It’s a good day when a coiled rattlesnake doesn’t strike

Posted By Mike Padgett

May 2, 2017

SCOTTSDALE, Ariz. – Today became a little brighter when I realized the rattlesnake had remained motionless while I worked just outside its striking range.

The young rattler retreated to safety behind a potted agave and a golden barrel cactus. Photo copyright © by Mike Padgett

For about 15 minutes before I spotted the rattler, I had worked in front of the trash barrel. I was cutting small mesquite tree limbs into short sections that would fit in the barrel.

Little did I know danger was nearby. I did not see the snake until I finished cutting up the limbs. When I reached to close the trash barrel’s lid, I looked down and saw the nearly invisible snake coiled and motionless. I was standing in front of the barrel. The snake was on the right side about five feet from me. I was wearing shorts and hiking shoes, ready for my morning walk.

It was my first rattlesnake encounter of the season. It was a young snake, judging from its small size. The snake’s head was visible, pointed at me. The tip of its tail was tucked under its coiled body. The snake’s coloration was excellent camouflage that resembled the gray-and-tan granite gravel.


Motionless, the young snake didn’t catch my attention until I looked in its direction next to the trash barrel. Photo copyright © by Mike Padgett

It didn’t move, so I went to get my camera. I grabbed a leaf rake on my way through the garage so I could gently scoop up the rattler and carry it to the desert wash behind our home. Before I disturbed the snake, I shot a few photos while it was coiled. Such deadly beauty in a small package.

I tried to use the rake to try to pick up the snake, but it became cranky. It raised its head, backed slightly away and struck at the rake.

When it stretched out to slither away, I guessed the adolescent snake was about 15 inches long. It had three or four rattles on its tail. Depending on the species, adult rattlesnakes can exceed six feet in length and weigh 10 or more pounds.

I thought about recent news stories quoting medical experts as saying the costs for treatment of rattlesnake bites today can reach into the high five figures, sometimes more.

I followed the snake and shot several more photos. After a few feet, it retreated behind a potted agave and a golden barrel cactus. Perfect, I thought. The plants offer better perspective for photos.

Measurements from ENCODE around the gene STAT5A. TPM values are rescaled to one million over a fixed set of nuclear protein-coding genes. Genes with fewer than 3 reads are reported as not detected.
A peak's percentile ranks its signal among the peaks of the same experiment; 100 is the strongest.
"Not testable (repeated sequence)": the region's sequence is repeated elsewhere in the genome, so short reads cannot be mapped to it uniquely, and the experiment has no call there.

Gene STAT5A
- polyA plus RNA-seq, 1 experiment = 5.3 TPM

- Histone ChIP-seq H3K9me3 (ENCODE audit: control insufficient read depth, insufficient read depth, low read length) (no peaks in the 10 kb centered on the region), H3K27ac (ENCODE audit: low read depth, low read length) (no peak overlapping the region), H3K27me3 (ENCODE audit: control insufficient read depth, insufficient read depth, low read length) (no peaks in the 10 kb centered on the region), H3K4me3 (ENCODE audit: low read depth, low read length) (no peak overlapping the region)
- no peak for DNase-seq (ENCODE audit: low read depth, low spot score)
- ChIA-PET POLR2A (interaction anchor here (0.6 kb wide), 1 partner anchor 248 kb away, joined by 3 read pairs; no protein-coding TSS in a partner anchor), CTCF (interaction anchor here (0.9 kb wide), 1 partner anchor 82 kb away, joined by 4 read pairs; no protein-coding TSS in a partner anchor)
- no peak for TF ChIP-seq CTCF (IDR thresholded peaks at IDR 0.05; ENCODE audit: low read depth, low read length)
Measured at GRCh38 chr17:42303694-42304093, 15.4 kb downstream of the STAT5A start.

Still aggravated, the snake coiled into a sort of figure eight and raised its head slightly, keeping its head and flicking tongue aimed my way. I kept 10 feet or more between us.

My neighbor, who has a snake tong, volunteered to remove the rattler. She used the tong to gently pick up the snake. She placed it in a white bucket and covered it. She said she would release it in the desert a safe distance from homes.

Later, she told me the snake was not happy. She said it had rattled nonstop during the short drive to its new home.

I must get myself a snake tong. In recent years, I have walked close to two other resting rattlesnakes. One was outside our back door at our previous home. I used a leaf rake to lift it and place it in the open desert behind our home.

The other snake encounter was after sunset outside our front door. I remember seeing what I thought was a broom handle on the walkway between me and the front door. I stepped over it to unlock and open the door.

I turned on the outside light and looked back, wondering who left a broom outside our door. A second or two after the light came on, the “broom handle” came alive. It was a large rattlesnake that had been stretched out to soak up warmth from the concrete.

Armed with a flashlight, I used water sprayed from a garden hose to guide the large rattler out the front gate.


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May 2nd, 2017

One Comment to 'It’s a good day when a coiled rattlesnake doesn’t strike'

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  1. Peg Hodges said,

    Wow! So glad you spotted that snake before it got cranky. We sometimes forget the hazards of the desert and get lost in the beauty of the spring. It certainly helps to know how to handle a snake and how fortunate you are to have a neighbor willing to share that info. As usual, your pictures add so much to your story.

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